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dogma
XYZ
Premium
join:2002-08-15
Boulder City, NV
kudos:1

California; explaining the seemingly inexplicable

Not that is anybody left here in our forum to actually read this...but here goes.

Summary of a short article in the OC Register yesterday: »www.ocregister.com/opinion/state···ior.html

• California [consist of] two radically different cultures and landscapes with little in common, each equally dysfunctional in quite different ways. Apart they are unworldly, together a disaster.

• [The] narrow coastal corridor runs from San Diego to Berkeley, where the weather is ideal, the gentrified affluent make good money, and values are green and left-wing.

• In the hot interior of blue-collar Sacramento, Turlock, Fresno and Bakersfield, [the Inland Empire] well over half the incoming freshman in the California State University system must take remedial math and science classes. Unemployment is well over 15%.

• In postmodern Palo Alto or Santa Monica, a small cottage costs more than $1 million.

• Two hours away, in premodern and now-bankrupt Stockton, a bungalow the same size goes for less than $100,000

• ...More than 2,000 upper-income Californians are leaving per week to flee high taxes and costly regulations, yet California wants to raise taxes even higher; its business climate already ranks near the bottom of most surveys.

• [California's] teachers are among the highest paid on average in the nation, but its public school students consistently test near the bottom of the nation in both math and science.

• California's [public] retirement systems are underfunded by about $300 billion.

• The state wishes to borrow billions of dollars to develop high-speed rail [between] Fresno and Corcoran – a corridor already served by money-losing Amtrak. Apparently, coastal residents like the idea of European high-speed rail... at others expense.

• The state population grew by 10 million from the mid-1980s to 2005, its number of Medicaid recipients increased by 7 million during that period; 33% (one-third) of the entire nation's welfare recipients now reside in California

• In the Never-Never Land of Apple, Facebook, Google, Hollywood, [coastal Orange County] and the wine country, millions live in an idyllic paradise. Coastal Californians can afford to worry about the state's trivia – as their legislators seek to outlaw foie gras, shut down irrigation projects to save the 3-inch delta smelt, and allow children to have legally recognized multiple parents.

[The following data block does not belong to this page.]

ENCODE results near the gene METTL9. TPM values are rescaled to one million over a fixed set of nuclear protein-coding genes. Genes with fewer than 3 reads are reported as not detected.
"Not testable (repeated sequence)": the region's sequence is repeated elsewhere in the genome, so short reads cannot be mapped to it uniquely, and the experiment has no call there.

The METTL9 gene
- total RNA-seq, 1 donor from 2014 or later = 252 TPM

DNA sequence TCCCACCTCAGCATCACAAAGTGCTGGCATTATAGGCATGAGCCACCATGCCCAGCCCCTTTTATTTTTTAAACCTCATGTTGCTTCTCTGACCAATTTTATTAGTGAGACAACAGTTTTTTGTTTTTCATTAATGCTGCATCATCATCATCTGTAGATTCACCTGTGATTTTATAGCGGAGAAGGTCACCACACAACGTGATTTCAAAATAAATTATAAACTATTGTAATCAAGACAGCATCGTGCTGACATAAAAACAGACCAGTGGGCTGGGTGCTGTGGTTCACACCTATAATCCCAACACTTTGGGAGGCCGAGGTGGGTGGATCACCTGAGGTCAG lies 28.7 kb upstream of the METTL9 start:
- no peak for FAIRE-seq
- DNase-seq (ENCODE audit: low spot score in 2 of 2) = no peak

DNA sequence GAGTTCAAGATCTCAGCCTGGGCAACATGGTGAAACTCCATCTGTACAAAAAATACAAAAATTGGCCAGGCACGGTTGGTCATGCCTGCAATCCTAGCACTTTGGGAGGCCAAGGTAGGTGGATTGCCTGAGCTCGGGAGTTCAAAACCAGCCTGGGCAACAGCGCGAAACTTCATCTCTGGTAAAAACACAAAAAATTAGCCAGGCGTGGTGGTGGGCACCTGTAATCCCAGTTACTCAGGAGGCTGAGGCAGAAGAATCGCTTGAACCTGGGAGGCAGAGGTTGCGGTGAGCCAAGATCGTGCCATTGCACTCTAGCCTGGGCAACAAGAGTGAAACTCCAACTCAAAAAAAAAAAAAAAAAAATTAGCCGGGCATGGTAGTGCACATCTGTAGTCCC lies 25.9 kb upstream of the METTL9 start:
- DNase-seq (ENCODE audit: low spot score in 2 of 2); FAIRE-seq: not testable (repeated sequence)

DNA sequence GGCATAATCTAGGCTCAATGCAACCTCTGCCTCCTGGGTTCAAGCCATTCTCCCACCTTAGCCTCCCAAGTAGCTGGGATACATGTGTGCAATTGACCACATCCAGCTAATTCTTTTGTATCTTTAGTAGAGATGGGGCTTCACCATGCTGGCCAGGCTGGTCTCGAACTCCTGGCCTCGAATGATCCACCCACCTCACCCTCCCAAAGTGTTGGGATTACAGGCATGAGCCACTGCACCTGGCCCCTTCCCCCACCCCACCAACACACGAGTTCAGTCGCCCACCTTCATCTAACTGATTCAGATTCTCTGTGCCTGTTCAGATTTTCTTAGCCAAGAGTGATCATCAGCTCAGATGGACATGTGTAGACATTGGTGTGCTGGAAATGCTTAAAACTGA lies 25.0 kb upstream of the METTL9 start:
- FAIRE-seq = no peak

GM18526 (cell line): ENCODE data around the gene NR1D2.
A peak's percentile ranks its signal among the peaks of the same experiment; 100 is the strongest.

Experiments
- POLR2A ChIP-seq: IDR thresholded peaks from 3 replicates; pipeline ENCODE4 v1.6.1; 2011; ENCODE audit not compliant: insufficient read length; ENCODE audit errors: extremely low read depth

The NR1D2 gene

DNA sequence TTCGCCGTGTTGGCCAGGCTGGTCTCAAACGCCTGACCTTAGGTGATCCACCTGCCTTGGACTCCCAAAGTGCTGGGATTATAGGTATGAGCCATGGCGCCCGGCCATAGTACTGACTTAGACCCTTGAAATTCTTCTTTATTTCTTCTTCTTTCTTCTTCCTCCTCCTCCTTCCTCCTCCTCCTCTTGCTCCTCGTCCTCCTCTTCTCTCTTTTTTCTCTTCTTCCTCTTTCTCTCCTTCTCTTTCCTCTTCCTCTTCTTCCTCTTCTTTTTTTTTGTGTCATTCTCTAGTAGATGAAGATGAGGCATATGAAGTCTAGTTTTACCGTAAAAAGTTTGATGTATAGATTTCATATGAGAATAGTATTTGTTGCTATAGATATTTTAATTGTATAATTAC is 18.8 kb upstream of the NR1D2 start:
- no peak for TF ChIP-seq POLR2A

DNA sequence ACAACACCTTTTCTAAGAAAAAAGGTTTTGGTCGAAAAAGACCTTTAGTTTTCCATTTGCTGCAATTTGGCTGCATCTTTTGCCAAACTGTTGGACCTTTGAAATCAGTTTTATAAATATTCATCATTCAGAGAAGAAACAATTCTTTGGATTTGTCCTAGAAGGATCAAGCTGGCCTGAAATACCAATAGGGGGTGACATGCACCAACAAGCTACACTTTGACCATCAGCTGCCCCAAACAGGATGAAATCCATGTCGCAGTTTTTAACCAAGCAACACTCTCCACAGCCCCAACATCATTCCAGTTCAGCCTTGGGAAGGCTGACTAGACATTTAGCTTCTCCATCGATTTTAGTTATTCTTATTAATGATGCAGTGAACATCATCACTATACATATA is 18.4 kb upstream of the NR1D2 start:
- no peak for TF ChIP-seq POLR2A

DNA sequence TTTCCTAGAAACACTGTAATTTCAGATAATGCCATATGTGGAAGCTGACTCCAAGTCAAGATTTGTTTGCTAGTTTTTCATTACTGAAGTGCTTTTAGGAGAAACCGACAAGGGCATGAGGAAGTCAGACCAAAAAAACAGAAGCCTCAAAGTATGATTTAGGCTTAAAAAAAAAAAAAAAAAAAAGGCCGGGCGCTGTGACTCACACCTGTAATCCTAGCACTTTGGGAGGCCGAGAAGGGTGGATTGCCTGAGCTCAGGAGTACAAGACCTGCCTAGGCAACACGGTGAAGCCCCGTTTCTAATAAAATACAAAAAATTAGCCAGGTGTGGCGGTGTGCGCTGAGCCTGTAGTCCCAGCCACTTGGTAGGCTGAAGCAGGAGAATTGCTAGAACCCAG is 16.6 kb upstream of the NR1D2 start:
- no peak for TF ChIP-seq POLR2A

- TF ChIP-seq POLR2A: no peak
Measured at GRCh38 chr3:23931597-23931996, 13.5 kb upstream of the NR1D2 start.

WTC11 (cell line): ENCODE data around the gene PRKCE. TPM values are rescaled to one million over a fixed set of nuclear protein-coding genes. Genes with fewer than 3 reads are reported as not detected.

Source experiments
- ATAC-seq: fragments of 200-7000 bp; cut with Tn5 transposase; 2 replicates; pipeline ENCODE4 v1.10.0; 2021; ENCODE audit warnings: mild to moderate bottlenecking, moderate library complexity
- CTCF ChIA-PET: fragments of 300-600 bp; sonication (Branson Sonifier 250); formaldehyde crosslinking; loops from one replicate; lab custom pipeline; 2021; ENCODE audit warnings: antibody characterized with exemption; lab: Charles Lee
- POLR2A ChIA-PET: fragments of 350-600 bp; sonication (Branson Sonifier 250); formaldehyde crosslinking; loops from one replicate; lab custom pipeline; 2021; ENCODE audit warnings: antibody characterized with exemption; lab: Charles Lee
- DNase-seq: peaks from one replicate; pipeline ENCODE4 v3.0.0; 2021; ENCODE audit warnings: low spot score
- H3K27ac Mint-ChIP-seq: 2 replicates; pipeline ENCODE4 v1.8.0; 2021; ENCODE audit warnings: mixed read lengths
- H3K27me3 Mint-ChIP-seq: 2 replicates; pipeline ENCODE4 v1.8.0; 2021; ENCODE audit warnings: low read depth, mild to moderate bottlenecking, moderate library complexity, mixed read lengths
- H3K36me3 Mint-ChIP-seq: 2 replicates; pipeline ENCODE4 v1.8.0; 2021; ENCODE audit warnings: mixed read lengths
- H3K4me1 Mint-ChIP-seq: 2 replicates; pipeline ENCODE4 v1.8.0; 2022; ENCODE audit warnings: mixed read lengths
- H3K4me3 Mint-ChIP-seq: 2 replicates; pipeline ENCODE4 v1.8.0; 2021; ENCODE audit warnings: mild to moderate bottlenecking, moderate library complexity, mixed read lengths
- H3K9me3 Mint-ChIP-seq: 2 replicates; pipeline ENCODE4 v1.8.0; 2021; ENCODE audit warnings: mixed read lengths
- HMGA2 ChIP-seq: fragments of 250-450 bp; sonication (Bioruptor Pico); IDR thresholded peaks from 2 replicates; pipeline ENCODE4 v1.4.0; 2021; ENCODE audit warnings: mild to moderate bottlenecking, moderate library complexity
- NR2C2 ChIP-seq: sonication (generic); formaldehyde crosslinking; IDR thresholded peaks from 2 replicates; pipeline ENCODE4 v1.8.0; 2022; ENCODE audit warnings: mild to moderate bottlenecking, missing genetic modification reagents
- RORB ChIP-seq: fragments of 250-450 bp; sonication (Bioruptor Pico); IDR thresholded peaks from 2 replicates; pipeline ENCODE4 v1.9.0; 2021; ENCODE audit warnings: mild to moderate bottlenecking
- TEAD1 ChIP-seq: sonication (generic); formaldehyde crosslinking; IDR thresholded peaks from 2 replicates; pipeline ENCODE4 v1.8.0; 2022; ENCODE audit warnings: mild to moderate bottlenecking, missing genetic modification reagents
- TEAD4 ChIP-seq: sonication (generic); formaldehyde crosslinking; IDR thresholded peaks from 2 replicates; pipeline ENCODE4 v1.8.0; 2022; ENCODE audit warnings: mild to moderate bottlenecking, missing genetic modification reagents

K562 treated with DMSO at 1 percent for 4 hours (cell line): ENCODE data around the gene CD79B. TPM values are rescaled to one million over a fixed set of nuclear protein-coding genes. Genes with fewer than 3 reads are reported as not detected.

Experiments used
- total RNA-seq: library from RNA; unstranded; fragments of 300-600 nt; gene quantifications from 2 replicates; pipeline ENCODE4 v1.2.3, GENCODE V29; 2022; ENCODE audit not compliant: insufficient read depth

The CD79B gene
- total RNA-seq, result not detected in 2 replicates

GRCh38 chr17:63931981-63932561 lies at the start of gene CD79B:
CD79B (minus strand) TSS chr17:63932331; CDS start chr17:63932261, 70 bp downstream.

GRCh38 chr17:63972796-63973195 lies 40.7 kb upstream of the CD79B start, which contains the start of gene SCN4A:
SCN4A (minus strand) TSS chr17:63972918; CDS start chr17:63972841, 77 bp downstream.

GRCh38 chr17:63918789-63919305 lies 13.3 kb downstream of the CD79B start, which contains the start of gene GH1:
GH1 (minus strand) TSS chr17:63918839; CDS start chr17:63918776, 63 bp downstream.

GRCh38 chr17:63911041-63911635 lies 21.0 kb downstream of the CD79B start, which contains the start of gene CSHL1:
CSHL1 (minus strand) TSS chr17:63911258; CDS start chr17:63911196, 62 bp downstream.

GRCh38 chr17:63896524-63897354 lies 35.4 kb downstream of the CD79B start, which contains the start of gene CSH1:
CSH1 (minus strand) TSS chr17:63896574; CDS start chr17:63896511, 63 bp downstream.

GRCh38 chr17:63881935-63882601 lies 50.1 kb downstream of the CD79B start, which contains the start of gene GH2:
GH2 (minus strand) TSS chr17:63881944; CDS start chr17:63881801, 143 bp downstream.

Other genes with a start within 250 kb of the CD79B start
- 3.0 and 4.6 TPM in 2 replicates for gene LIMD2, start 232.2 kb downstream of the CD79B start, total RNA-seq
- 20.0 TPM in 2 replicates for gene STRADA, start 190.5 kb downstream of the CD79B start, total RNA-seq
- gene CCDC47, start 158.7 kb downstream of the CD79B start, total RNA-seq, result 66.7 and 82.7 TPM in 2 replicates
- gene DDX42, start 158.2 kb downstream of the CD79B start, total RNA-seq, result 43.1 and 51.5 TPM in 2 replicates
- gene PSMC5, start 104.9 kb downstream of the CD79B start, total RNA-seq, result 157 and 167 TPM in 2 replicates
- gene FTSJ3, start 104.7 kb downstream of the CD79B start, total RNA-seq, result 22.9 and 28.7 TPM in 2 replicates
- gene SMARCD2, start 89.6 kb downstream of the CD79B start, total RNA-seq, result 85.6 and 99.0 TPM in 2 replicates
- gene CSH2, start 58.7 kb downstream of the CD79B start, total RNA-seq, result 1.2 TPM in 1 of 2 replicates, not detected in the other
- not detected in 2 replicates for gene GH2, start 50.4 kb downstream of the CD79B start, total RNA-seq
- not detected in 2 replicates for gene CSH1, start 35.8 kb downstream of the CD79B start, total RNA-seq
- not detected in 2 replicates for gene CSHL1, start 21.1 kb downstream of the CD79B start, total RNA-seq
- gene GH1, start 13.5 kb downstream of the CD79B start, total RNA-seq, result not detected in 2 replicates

• But in the less feel-good interior, crippling regulations curb timber, gas and oil, and farm production. For the most part, the rules are mandated by coastal utopians who have little idea [or give a rats ass] where the gas for their imported [German] cars comes from, or how the redwood is cut for their decks, or who grows the ingredients for their [hoity-toity] Mediterranean lunches of arugula, olive oil and pasta.

There is a corridor along the California coast that extends from San Diego up through North San Francisco. It runs only about 6-7 miles inland. There are about 150,000 - 200,000 residents along this strip. This is where 96% of the California's most wealthy reside.

The other 39 Million live in the rest of the state.



FutureMon
Ach Du Lieber
Premium,ExMod 2002-05
join:2000-10-05
Seaside, CA
Reviews:
·Suddenlink

Click for full size
There may be other "pockets" of exceptions elsewhere but I thought I'd mention that the area where I am now living, which includes the following small cities:

Marina, CA
Seaside, CA
Sand City, CA
Monterey, CA

Are all coastal cities within the 7 mile radius you mentioned, yet are all pretty well impoverished (with the exception of downtown Monterey due to it's tourist section). Reason being that Fort Ord closed down.

And even though they are impoverished, they still act like they live in Beverly Hills. Heck, they even pronounce Rodeo as if it were pronounced like the same-named famous street in Beverly Hills. "Ro-Day-Oh" Sheesh!

Streets are small. Gangs are prevalent. Everywhere. Homes are in disrepair, yet they still want to charge $1600-1800/mo for a studio cottage of about 500 square feet in size.

As far as the tax question goes - it reminds me of one of those older glass coffee makers (pic shown) The top circular disc is taxes, and the bottom circular disc is what is holding the people. As the top is raised, so is the bottom, and when the rim of the container is reached, the coffee spills out (aka people leave). The higher taxes go, the more people leave. Until there's nothing left.

Ya I probably put way to much effort into explaining it that way but hopefully it will draw a mental picture for you.

- FM
--
Q: How many theoretical physicists specializing in general relativity does it take to change a light bulb?
A: Two. One to hold the bulb and one to rotate the universe.


dogma
XYZ
Premium
join:2002-08-15
Boulder City, NV
kudos:1
reply to dogma